Already in my limited experience as a rabbi, I've realized something very interesting about family relationships, albeit very sad. There isn't a person out there who isn't dealing with some degree of family intrigue. There's always some branch of the family that no one speaks to. Every family seems to have a black sheep that none of your relatives keeps in touch with, and if you can't figure out who it is, it might be you! It's unpleasant, it's hurtful, it can even become violent, yet it is ubiquitous. And what this tells me is that family relationships are in a category all their own. The rabbis talk about "Mitzvot Bein Adam La-chaveiro" - commandments between people - but there's a big difference between dealing with people and dealing with family.

For many people, the pain of a family feud runs terribly deep, and feels irreparable. But continuing to allow it to fester is just as painful, if not more so. When we fight with a friend, we can choose to go our separate ways and never speak again. But family members are always there; for better or worse, they are a part of who we are. And when I say "better or worse," I really mean that. It is sad to hear about how bitter some family relationships have become, especially when they can be such a blessing. On the other hand, if you are blessed to have wonderful siblings, you know that it's like having a best friend for life! Most people may not be able to achieve that, but at the very least we should all strive to create cordial and friendly relations with our family members. Regardless of who started it, nothing is going to change unless you take the first step.

In Pirkei Avot (Ethics of our Fathers), Rabbi Eliezer informs us, "Repent one day before you die." Well how the heck is one supposed to do that? How can we know when we are going to die? But that's precisely the point. You never know when you're going to run out of chances to repent, or in our case to make amends, so don't waste time. There's nothing unique about the High Holidays this year. 2009, or 5770 in the Jewish calendar, is going to be just like every other year. If you let it be. It can be another year of continuing grudges, of ill will, and feuding. Or it can be the year that everything changed. Hillel the Elder taught us, "If not now, when?" You're running out of opportunities, and you know you will regret it when it's too late.

I have no doubt that it's hard. But life isn't about making easy choices or sticking with safe options. There's no question that family relationships are the most fraught with challenge. They are infinitely more complicated because they can be so much more rewarding. Blood is definitely thicker than water, which makes it more precious and life-sustaining. But that's also why it hurts more.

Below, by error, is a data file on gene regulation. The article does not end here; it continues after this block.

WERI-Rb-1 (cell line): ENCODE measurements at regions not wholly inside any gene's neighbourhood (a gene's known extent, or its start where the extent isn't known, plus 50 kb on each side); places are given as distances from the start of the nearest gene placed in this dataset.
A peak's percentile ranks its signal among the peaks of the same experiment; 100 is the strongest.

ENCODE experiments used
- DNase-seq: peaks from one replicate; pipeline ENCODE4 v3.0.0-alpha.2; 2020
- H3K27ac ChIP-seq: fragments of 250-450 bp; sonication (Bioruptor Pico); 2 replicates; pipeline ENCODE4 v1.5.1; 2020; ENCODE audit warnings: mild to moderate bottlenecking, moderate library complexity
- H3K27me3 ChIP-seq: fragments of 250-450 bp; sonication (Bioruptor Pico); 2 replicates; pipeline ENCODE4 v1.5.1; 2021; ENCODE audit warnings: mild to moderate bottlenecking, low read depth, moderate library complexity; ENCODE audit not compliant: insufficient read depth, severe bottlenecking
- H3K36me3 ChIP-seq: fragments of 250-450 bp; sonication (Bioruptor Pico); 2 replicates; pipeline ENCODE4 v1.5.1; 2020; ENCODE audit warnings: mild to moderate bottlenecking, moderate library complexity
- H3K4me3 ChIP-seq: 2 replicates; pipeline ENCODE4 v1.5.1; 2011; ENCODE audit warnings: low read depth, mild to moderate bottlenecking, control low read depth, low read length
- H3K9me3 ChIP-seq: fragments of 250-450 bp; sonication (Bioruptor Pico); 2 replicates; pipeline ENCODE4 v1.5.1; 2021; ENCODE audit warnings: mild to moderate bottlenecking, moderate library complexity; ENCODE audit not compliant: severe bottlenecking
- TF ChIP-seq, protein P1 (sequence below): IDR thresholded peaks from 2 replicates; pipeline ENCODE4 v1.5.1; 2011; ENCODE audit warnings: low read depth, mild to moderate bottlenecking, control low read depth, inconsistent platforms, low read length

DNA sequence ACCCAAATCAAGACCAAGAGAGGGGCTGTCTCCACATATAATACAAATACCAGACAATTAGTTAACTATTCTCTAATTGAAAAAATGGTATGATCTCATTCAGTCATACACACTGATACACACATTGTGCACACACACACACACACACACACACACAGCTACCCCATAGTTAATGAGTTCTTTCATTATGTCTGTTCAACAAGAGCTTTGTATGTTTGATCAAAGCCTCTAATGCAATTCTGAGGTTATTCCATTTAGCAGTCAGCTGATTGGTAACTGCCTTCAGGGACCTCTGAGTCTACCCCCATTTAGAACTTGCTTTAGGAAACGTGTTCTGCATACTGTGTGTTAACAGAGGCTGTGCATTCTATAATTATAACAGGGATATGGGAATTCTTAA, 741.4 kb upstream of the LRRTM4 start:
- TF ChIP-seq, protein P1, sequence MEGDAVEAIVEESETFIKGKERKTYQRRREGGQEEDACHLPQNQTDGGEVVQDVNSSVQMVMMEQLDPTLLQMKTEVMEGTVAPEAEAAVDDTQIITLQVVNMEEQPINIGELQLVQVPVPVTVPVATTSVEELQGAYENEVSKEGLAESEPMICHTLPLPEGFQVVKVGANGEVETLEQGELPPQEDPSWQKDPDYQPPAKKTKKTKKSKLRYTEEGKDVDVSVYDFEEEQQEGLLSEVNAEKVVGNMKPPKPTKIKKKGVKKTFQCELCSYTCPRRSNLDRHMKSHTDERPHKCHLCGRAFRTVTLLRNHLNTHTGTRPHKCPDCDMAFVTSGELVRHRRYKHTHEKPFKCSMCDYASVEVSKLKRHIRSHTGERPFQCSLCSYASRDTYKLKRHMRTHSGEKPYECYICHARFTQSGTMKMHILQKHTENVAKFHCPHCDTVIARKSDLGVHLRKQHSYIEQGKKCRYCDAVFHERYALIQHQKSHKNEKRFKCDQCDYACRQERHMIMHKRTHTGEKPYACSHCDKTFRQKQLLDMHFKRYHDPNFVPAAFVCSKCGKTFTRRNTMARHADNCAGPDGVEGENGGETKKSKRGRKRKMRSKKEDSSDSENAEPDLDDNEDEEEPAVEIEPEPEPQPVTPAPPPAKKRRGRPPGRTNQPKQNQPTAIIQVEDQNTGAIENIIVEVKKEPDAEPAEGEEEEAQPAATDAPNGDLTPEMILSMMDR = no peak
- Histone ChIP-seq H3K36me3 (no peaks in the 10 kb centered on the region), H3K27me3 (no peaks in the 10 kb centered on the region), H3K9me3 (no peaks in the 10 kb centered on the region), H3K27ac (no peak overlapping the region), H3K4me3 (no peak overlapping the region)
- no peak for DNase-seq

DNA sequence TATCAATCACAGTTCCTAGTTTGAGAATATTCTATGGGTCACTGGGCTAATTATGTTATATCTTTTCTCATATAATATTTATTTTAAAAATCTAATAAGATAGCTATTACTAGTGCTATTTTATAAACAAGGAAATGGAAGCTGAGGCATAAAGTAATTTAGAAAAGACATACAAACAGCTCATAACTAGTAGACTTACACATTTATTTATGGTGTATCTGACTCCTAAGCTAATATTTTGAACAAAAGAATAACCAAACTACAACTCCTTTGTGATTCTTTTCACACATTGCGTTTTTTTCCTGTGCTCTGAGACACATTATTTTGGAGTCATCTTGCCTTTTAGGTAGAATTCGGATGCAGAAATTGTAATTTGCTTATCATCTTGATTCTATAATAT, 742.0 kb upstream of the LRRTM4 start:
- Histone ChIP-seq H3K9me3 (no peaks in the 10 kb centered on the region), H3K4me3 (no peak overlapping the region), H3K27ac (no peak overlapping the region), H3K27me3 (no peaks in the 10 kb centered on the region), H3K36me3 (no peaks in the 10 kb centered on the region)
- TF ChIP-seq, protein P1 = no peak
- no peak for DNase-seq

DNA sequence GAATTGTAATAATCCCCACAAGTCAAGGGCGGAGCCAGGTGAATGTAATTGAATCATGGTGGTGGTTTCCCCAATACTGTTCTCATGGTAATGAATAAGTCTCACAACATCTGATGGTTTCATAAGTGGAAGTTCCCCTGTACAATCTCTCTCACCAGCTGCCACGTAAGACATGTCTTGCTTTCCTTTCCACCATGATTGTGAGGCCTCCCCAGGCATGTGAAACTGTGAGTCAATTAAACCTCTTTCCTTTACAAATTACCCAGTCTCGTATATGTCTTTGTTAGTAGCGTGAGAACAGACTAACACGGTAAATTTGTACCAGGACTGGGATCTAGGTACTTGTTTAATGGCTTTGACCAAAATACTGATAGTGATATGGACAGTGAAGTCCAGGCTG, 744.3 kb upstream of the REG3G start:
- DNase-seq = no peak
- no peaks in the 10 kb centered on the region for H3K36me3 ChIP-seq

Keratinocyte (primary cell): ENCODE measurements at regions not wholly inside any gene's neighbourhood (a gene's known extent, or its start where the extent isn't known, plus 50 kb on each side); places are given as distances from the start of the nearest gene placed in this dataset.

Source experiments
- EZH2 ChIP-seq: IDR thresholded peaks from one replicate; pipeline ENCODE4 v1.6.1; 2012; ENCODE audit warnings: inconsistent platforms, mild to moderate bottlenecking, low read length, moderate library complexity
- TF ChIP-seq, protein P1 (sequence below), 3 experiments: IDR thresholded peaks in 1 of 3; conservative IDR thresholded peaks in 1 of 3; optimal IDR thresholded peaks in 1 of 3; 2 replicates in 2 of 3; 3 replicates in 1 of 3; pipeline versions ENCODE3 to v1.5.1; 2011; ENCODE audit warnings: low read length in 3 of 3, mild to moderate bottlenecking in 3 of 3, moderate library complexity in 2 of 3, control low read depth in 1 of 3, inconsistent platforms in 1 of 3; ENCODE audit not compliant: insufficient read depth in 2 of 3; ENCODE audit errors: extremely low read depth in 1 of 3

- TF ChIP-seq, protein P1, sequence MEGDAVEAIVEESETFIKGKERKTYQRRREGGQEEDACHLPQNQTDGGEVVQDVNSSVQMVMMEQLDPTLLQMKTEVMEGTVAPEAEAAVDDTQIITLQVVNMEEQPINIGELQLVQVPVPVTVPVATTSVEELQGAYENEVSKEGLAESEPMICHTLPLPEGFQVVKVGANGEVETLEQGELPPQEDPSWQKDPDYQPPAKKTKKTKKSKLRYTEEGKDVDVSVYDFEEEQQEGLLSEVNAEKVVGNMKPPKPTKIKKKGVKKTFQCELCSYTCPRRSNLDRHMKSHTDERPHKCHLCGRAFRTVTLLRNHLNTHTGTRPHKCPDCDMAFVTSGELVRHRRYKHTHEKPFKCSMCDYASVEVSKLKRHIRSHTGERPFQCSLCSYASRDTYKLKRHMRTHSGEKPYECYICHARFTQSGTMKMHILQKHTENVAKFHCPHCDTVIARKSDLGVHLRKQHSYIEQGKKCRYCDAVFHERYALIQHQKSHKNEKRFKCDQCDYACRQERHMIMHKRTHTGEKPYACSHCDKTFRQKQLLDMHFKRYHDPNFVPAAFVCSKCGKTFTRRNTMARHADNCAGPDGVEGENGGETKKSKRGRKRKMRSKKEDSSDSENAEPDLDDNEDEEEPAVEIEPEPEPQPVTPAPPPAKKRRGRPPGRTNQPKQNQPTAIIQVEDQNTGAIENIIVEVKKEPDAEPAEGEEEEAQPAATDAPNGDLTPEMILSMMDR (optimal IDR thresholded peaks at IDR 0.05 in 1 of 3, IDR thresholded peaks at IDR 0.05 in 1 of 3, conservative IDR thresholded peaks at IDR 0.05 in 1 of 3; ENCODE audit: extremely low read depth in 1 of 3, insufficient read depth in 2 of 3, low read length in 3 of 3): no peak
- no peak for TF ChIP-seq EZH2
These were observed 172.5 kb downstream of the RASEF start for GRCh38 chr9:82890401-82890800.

Wednesday, September 2, 2009

Ki Tavo: Living in Unfamiliar Shoes

The bulk of our commandments, and certainly the ones most people have an easier time relating to, are the ones between people; what the rabbis call "Mitzvot Bein Adam La-Chaveiro" (lit. "Commandments between a man and his friend," though if these two gentlemen were really friends, they probably wouldn't need commandments to guide their interactions...).

There is a lot we could talk about here. Mitzvot about helping people who are in need, giving tzedakah (charity) to those less fortunate, not stealing, not injuring, gossip, slander, fair business interactions, writing mean things on their Facebook page - we could go on for hours!

But what does it all boil down to? What is the essence of Mitzvot Bein Adam La-Chaveiro? And since you're on my blog page, I'll tell you what I think. It's accepting someone else's position. It's being able to say that I do it my way, and you do it your way, and I'm ok with that. Now you're all nodding and saying, "Yeah, sure, that's easy!" Yet rarely are people able to do it. If you support universal healthcare, do you want to hear people who disagree with you? Are you willing to let them talk about it and not chastise them or attack them? If you think Obama's a horrible president, are you willing to listen to people who love him? We say we accept people with views different than our own, but do we really?

In Pirkei Avot, "Ethics of our Fathers," one of our greatest teachers, Hillel, says, "Do not judge your fellow human being till you stand in his situation" (Chapter 2, Mishna 5). Most of us are more familiar with the saying, "Don't judge someone till you've walked in their shoes." But that expression lets too many people off the hook. We need to push ourselves to step into those unfamiliar shoes. I urge you, challenge yourself to learn about, and learn to accept, the position of someone who totally disagrees with you. You don't have to change your mind! But so many of us cannot fathom how the other side thinks. We would much rather attack them and demonize them, saying they want to kill our grandparents, steal our organs, rob us blind, or send us to war.

Overwhelmingly, the issues we are dealing with are not black and white, with a right and a wrong answer (and no, your issue is NOT the exception). We all feel passionately about our causes, but so do the people debating on the other side. We don't need to let ourselves be convinced by their arguments, but if we can't hear what they have to say without jumping up to protest or shaking our heads in frustration and anger, we're never going to get anywhere or make ourselves heard. They may not be willing to listen to you in return, but if you don't take that first step (in your uncomfortable new shoes), who will?

This holiday season, push yourself to explore your relationship with other people. Open yourself up to the uncomfortable experience of talking (and listening) to someone with totally alien values from your own. It may not happen right away, but hopefully one day they will reciprocate, and we can all start having much more understanding and productive discourse. But for right now, let's just focus on you, and on one uncomfortable step at a time.